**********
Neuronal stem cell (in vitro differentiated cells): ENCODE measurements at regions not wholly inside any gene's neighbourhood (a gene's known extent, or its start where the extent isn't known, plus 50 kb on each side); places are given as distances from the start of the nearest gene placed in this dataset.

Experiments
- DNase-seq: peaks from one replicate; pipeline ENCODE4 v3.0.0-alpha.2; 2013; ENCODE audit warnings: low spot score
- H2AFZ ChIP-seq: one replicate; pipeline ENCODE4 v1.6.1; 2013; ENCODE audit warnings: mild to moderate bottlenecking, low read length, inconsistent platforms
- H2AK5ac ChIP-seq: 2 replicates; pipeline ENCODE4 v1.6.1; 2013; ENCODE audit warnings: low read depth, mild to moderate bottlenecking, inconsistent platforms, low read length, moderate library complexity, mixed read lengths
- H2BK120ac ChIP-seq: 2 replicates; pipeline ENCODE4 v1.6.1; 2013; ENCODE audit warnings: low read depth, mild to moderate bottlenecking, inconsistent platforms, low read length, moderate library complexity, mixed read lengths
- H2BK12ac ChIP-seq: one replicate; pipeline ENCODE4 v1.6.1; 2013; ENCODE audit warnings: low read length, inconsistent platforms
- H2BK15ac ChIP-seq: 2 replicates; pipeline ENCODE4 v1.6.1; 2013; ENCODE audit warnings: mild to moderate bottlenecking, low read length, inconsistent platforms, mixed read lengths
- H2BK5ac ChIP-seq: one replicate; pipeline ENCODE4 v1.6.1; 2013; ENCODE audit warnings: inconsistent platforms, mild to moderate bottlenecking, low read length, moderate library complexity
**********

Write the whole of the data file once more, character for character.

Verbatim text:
Neuronal stem cell (in vitro differentiated cells): ENCODE measurements at regions not wholly inside any gene's neighbourhood (a gene's known extent, or its start where the extent isn't known, plus 50 kb on each side); places are given as distances from the start of the nearest gene placed in this dataset.

Experiments
- DNase-seq: peaks from one replicate; pipeline ENCODE4 v3.0.0-alpha.2; 2013; ENCODE audit warnings: low spot score
- H2AFZ ChIP-seq: one replicate; pipeline ENCODE4 v1.6.1; 2013; ENCODE audit warnings: mild to moderate bottlenecking, low read length, inconsistent platforms
- H2AK5ac ChIP-seq: 2 replicates; pipeline ENCODE4 v1.6.1; 2013; ENCODE audit warnings: low read depth, mild to moderate bottlenecking, inconsistent platforms, low read length, moderate library complexity, mixed read lengths
- H2BK120ac ChIP-seq: 2 replicates; pipeline ENCODE4 v1.6.1; 2013; ENCODE audit warnings: low read depth, mild to moderate bottlenecking, inconsistent platforms, low read length, moderate library complexity, mixed read lengths
- H2BK12ac ChIP-seq: one replicate; pipeline ENCODE4 v1.6.1; 2013; ENCODE audit warnings: low read length, inconsistent platforms
- H2BK15ac ChIP-seq: 2 replicates; pipeline ENCODE4 v1.6.1; 2013; ENCODE audit warnings: mild to moderate bottlenecking, low read length, inconsistent platforms, mixed read lengths
- H2BK5ac ChIP-seq: one replicate; pipeline ENCODE4 v1.6.1; 2013; ENCODE audit warnings: inconsistent platforms, mild to moderate bottlenecking, low read length, moderate library complexity